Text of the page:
Blog Posts by Rummana Ahmed

  • Y! Meta Review: OMG Oh My God

    Akshay's high octane shootUmesh Shukla's 'OMG Oh My God' makes very pertinent points about commercialization of religion, religious symbolism and the farce that "devout" godmen manage to pull off. The intention was good but was that enough to make a good film?

    Baradwaj Rangan in his review says:

    Actors, sometimes, can annoy us with their omnipresence. At one time, Paresh Rawal was everywhere, and because our mainstream cinema does not offer a character actor too many notes to hit — it's either the well-intentioned friend of Baghban, or the shrill comedian trying to outshout everyone else in a Priyadarshan comedy — we began to tire of him. Cutting down his assignments has done the actor a world of good. He is in rip-roaring form as Kanji Bhai in Umesh Shukla's Oh My God. Kanji Bhai is a cheerfully unscrupulous wheeler-dealer, whose shop in Chor Bazaar specialises in religious memorabilia, ranging from Draupadi's sari to bottles of Gangajal whose contents come from the tap. (Kanji Bhai is an equal-opportunity

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  • Yahoo! Movies Review: OMG Oh My God!

    Akshay plays godCast: Paresh Rawal, Akshay Kumar, Mithun Chakraborty

    Direction: Umesh Shukla

    Rating: ***

    Umesh Shukla's film, 'OMG — Oh My God!' is a well-intentioned film but the execution could have been better. Shukla very competently succeeds in conveying the message that God has been reduced to mere symbolism in the modern world.

    Inspired by a Gujarati play, the plot is simple. Kanji Bhai (Paresh Rawal) is an atheist who owns an antique shop, he manages to cash in on the gullibility of blind believers to make a few extra bucks on the sale of their favourite deities. All is good till one day; the Gods decide to destroy only Kanji's antique shop after an earthquake. Even his insurance claim is rejected because of the "act of God" clause, which basically means since there was no theft, fire or fraud, there is no coverage for a victim of a quake or tsunami. When Kanji bhai's livelihood is at stake, he decides to sue God and claim compensation either from the various Godmen (who evidently run a

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  • Y! Meta Review: Heroine

    Acid test for Kareena's stardomMadhur Bhandarkar dabbles with blacks and whites in 'Heroine', as usual his protagonists are a study in the extreme and therefore, there is very little scope for anything unpredictable. Bhandarkar's so-called 'realistic' portrayal of the Hindi film industry blatantly stereotypes Bollywood.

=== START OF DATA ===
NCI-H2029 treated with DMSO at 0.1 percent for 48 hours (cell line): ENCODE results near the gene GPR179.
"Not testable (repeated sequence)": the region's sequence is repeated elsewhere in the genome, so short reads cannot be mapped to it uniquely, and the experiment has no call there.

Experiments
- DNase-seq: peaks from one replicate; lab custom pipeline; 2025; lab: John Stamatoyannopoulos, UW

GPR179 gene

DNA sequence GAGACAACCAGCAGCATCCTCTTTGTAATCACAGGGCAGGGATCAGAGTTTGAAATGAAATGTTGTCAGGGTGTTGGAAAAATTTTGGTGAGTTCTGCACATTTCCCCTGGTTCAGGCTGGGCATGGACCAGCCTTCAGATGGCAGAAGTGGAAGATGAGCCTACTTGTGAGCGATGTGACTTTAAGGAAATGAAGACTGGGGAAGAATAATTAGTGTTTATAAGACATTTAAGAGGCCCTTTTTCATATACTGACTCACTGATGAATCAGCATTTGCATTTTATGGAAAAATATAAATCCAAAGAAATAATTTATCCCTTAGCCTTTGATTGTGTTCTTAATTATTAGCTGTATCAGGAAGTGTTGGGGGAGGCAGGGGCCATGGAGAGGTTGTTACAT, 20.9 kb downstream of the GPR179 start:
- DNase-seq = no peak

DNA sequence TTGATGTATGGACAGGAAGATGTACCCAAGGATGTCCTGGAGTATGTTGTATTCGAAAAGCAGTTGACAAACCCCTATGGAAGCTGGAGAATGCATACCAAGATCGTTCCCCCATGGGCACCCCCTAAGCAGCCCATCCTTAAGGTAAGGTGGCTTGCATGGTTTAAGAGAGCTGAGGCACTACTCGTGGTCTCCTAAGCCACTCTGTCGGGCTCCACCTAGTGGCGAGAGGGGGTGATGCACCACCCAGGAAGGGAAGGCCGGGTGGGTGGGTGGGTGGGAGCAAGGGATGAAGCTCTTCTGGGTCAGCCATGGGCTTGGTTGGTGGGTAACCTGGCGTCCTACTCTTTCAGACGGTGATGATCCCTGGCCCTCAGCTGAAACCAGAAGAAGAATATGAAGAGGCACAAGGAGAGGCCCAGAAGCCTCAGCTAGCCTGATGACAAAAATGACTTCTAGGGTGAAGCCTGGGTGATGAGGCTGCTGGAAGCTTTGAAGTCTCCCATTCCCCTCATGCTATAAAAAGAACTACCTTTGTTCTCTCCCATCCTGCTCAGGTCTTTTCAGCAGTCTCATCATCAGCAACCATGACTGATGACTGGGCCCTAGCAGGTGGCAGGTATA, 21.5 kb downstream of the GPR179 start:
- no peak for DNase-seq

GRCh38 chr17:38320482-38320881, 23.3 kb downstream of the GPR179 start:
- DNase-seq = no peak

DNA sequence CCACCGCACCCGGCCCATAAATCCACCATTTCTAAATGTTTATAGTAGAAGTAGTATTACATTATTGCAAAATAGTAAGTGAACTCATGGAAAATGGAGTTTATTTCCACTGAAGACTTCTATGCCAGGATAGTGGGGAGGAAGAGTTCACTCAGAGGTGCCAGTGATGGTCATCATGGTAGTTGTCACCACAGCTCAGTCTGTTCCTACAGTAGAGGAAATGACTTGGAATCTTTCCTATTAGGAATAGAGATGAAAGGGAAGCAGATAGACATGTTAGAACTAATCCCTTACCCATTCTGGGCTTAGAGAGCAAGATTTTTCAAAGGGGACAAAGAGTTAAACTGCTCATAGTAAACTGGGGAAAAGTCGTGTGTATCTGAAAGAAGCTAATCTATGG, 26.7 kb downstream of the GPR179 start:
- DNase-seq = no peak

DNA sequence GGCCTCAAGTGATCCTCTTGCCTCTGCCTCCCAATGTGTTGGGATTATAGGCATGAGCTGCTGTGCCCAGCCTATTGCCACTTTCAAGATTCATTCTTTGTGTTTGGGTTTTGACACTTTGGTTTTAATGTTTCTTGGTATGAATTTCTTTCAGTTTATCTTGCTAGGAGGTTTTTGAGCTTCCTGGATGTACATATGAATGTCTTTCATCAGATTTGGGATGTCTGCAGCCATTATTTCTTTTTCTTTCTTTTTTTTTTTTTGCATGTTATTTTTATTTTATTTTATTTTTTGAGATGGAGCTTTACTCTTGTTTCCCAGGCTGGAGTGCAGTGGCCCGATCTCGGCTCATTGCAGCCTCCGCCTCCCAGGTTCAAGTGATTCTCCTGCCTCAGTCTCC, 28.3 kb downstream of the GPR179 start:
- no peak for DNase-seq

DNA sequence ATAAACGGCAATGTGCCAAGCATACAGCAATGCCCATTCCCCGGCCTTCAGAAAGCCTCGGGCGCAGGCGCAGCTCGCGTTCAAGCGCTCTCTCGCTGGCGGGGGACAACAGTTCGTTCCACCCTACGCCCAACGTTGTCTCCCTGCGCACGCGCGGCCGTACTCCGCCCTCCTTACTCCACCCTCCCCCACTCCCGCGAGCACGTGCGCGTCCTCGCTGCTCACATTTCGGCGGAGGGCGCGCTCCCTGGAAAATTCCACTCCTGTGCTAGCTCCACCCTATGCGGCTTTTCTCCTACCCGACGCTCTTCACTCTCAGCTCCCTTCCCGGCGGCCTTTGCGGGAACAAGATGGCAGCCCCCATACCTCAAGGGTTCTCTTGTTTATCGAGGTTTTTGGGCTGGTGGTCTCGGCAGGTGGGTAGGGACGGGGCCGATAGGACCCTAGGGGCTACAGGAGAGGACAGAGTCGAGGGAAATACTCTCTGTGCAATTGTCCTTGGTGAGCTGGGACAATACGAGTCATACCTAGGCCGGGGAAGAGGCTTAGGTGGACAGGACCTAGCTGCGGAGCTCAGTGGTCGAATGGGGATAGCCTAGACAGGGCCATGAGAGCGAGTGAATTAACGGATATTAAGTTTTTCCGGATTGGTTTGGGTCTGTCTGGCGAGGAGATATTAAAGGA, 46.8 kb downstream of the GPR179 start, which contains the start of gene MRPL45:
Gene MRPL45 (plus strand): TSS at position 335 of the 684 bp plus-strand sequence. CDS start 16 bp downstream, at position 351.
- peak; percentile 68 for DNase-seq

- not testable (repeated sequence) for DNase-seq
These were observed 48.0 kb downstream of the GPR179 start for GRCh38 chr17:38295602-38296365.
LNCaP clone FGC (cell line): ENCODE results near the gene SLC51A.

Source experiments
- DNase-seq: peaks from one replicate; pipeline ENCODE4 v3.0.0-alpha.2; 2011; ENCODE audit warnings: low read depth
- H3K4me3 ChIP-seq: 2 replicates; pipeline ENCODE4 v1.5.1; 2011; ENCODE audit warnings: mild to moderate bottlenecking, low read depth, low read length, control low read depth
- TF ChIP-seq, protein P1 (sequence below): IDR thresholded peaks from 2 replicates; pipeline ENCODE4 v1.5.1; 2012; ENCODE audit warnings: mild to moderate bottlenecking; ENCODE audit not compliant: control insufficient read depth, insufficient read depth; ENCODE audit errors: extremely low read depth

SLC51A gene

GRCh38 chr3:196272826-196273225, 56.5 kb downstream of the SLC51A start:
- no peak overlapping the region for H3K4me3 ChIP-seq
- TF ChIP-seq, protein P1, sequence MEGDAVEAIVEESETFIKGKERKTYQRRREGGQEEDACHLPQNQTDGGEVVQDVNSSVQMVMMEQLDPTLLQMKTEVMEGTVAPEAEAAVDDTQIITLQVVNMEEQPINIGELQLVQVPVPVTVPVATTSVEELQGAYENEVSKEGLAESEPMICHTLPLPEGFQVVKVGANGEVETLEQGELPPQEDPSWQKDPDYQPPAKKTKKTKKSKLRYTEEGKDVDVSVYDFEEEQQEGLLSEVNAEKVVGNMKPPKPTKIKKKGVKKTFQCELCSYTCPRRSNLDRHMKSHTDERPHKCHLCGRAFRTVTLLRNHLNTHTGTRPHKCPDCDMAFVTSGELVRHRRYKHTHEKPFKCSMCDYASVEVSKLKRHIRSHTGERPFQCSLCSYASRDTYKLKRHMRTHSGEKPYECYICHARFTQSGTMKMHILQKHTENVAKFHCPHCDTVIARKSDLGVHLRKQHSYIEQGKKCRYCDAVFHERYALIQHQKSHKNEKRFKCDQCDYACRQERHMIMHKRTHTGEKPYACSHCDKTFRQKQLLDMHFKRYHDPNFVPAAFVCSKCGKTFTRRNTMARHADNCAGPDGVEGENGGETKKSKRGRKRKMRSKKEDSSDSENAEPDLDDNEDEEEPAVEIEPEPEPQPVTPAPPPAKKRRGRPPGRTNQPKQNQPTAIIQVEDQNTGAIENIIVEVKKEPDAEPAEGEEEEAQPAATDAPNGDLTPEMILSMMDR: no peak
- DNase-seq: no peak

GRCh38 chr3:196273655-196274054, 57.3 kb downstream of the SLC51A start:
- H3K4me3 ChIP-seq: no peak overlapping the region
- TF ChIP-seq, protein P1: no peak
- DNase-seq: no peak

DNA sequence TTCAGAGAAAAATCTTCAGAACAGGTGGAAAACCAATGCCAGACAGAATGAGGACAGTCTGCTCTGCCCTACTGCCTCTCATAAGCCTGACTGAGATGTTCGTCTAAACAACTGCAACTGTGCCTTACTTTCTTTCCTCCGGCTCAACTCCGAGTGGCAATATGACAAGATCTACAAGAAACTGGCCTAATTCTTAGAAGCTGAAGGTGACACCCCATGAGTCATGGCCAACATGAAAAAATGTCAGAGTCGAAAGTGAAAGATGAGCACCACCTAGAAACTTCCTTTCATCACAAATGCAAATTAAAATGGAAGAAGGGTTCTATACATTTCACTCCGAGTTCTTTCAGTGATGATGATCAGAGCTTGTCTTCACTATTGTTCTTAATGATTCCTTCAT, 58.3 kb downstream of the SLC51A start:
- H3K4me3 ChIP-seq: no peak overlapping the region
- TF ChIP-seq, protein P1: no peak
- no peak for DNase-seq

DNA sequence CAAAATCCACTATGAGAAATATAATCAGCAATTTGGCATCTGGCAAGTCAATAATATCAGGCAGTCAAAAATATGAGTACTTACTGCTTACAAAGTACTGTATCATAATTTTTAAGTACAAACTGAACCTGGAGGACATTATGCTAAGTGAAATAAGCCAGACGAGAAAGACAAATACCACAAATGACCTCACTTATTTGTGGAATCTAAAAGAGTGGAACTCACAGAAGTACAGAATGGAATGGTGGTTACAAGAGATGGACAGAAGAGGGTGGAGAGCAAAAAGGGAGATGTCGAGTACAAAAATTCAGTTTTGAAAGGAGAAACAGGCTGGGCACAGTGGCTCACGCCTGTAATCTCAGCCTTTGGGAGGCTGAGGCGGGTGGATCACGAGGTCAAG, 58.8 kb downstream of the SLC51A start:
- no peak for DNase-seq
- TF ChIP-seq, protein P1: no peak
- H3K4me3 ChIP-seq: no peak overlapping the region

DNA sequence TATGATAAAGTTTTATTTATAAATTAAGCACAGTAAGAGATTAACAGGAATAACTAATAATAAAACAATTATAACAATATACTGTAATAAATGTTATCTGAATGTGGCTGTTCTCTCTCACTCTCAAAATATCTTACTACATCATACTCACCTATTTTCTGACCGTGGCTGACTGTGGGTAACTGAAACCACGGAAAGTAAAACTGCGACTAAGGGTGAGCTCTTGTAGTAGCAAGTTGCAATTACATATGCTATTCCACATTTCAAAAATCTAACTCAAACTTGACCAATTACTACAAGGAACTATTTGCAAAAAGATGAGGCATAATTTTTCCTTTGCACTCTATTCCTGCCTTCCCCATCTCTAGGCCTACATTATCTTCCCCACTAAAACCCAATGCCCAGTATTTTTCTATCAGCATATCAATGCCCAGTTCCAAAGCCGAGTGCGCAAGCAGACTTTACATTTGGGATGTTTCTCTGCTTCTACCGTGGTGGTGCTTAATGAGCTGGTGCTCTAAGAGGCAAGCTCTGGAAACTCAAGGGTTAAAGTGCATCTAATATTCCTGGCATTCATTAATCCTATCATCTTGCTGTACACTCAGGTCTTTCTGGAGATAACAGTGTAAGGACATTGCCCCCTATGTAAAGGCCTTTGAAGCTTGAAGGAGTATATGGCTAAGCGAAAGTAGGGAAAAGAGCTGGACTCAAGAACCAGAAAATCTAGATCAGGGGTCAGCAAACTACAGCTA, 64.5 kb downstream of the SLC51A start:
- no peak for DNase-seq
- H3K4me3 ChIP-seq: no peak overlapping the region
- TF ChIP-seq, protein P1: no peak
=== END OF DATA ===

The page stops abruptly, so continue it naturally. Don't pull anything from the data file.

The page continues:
Raja Sen says in his review that "Heroine is an unbelievably trashy film":

    It's called stereotyping, and Madhur Bhandarkar has parlayed it into a career. Film after film he embraces cliches -- about businessmen, models, journalists -- and exaggerates them, revelling in caricature and tacky dialogue. It's like a recreated dramatisation on a sensationalist television crime show, with marginally better actors and production values.

    It's almost like Bhandarkar enjoys sensationalizing his plot and 'labelling' is characters to a point where they start looking like caricatures. Baradwaj Rangan says in his review:

    Acknowledging the positive dimensions of fame would leave Bhandarkar with nothing to expend his

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  • Review: Heroine

    Spotted on the sets of HeroineIf you have seen one Madhur Bhandarkar film, then you have seen them all; there is not even a feeble attempt at novelty. It is surprising how such blatant stereotyping of the glamour world is not offensive to the celebrities who the director claims to be 'realistically' portraying. In Bhandarkar's films there is no one place for the grey: celeb town just consists of people who are psychotic, adulterous, do drugs and are homosexual.

    There is a passing mention that Bhandarkar's protagonist in 'Heroine' has bipolar disorder; if the central character of the film is psychotic then whether she is a heroine or a housewife, she will be insecure and hysterical. Fame, or the lack of it, has nothing to do with it. Mahi Arora (Kareena Kapoor) is an A-list heroine whose insecure relationship with her co-star drives her to desperation and she puts her stardom at stake. Every attempt at reviving her sinking career fails which further pushes her to the edge.

    It is hard to look for a silver lining in a

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  • Y! Meta Review: Barfi!

    Barfi! inspired by Raj KapoorAnurag Basu's 'Barfi!' had left me overwhelmed, on hindsight the narrative might not have been completely flawless but sometimes, we need imperfect fairy-tales that reassure us that there's still a lot to be happy about.

    Anupama Chopra says in her review:

    In Barfi, writer-director Anurag Basu creates a gossamer, fairy-tale world. Sometime in the 1970s, somewhere in the misty hills of Darjeeling, a penniless but irresistibly charming deaf-mute boy named Barfi gets the prettiest girl in town to kiss him. But their sweetly awkward love affair comes undone, after which Barfi embarks on an adventure with an autistic girl. Somehow these two, on their own, manage to survive the city of Kolkata - Barfi gets a job and even a ramshackle house with a spectacular view of Howrah Bridge. To point out that this is unlikely seems churlish. Because Barfi is designed to be a bittersweet, tender fable.

    Whatever may be the pitfalls in the storytelling; critics remain unanimous that Ranbir Kapoor has

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